Annabel Bowles

Tropic Now journalist

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Could international students help Cairns curb COVID-19 downturn?

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Could Cairns overcome the COVID-19 downturn by becoming a hub for international students?

Leichhardt MP Warren Entsch certainly thinks so. 

Along with James Cook University, CQUniversity, Study Cairns and Study Queensland, he's pushing for the city to bring in several hundred international students, projecting the move could be a “very, very critical economic trigger.” 


 


The Federal Government is currently considering similar proposals from Darwin and Adelaide that Mr Entsch said have “every probability” of passing. 

Mr Entsch said Cairns has the hotel capacity to quarantine a large number of students, as well as unanimous support for the motion across the region's education sector.   

He said the only thing standing in the way is the Queensland Government’s unwillingness to sign-off on a proposal being put on the PM’s desk. 

“I’m saying to the Premier: give us a break. We can’t get the numbers through from NSW or Victoria, but we can get them in this way,” Mr Entsch said this morning. 

“We’ve got an advantage that none of the others have in that we’ve got two freight flights a week. 

“Both of those flights are passenger aircraft. The belly is full with live seafood and the seats are empty up top. They go to Hong Kong and they come back empty.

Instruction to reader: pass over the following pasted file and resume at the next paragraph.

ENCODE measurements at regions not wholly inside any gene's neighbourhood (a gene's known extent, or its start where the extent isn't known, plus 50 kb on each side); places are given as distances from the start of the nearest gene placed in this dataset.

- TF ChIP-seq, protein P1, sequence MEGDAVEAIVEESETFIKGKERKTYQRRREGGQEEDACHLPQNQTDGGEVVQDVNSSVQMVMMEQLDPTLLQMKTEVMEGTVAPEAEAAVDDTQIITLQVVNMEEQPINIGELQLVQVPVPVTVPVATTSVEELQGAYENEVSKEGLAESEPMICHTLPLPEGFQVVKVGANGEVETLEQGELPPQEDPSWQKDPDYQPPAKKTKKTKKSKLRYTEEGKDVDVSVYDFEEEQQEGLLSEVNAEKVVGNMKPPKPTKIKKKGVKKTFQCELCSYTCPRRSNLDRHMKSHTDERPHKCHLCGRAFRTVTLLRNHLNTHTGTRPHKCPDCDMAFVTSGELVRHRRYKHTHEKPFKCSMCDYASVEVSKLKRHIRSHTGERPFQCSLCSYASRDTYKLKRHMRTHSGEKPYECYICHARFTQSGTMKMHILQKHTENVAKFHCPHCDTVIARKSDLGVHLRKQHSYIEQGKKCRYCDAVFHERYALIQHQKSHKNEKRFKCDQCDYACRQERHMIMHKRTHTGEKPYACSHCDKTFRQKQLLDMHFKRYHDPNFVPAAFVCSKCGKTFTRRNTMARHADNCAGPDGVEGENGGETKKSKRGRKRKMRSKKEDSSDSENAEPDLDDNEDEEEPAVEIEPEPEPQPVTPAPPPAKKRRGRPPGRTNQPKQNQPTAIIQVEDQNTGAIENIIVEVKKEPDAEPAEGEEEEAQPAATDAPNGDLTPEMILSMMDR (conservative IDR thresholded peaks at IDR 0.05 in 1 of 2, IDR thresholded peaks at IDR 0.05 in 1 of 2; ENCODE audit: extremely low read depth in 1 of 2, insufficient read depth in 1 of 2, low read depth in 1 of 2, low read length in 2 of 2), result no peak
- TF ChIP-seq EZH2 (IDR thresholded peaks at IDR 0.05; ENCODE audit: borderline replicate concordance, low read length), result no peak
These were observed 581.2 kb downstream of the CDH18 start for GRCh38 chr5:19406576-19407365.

“Fare-paying passengers, the international students, would then offset the costs of the freight.”

Study Cairns President Janine Bowmaker said these flights would mean there'd be no cost to the Government or community in bringing in international students, only economic benefit. 

Cairns typically welcomes about 2700 on student visas each year, each one bringing in about $60,000 per annum to the region.  

"We were on trajectory for a 6 per cent growth in 2020, but now we're seeing these students cancelling their visas and choosing other countries," she said.  

"The lack of action is slowly and quietly destroying a sector that has been of huge economic benefit to our region.

"COVID is decimating our industry like it is tourism. It's paramount that this proceeds for our sector's survival next year." 

While Mrs Bowmaker believes the upcoming State Election has delayed the matter, she's hoping the proposal she calls "a no-brainer" will progress after October, regardless of the election results.